5. Surveys (or other forms of robocalls) should be authorized by an authority.
  6. Having an un-authorized phone listing should be against the law.
  7. Telecommunication providers should not be able to obtain your call data to any extent without being authorized (this too can be considered a type of phone listing)
    And yes, this does happen. Even the content of your text messages:
  8. Call centers should be responsible/liable for callings regardless of whatever indemnity they may have on contract.
  9. Call centers must disclose who they are calling on behalf of at the beginning of any mass call service, as well offer opportunity for the call recipient to choose not to accept the call.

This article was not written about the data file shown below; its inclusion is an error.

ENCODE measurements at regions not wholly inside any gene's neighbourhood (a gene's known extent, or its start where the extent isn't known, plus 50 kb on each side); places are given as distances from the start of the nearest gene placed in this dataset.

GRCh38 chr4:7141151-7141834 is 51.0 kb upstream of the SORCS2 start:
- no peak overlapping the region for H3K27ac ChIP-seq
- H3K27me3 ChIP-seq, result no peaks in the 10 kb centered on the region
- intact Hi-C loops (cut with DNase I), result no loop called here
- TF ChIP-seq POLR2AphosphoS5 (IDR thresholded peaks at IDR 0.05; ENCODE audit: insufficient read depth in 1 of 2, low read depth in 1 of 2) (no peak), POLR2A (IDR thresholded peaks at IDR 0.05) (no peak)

10. And call centers must disclose details of their phone calls upon request by the authorities (Let’s take the privacy of those who are assaulting the citizens away, not the citizen’s for a change)

So, when elections Canada gives a politician a phone list with a stern warning not to abuse it and dispose it after the election. The politician would not be tempted to fail at disposing such list or distribute such list to a call center. Nor will a call center be too excited to have a list of phone numbers that is not authorized or facilitating fraud due to having no legal protection in terms of responsibility over the content of the calls themselves.


Therefore if our government were to implement an anti-Bill-C30 type bill,

it is possible…

and i might be going out of a limb by suggesting this..


protect democracy!


And privacy!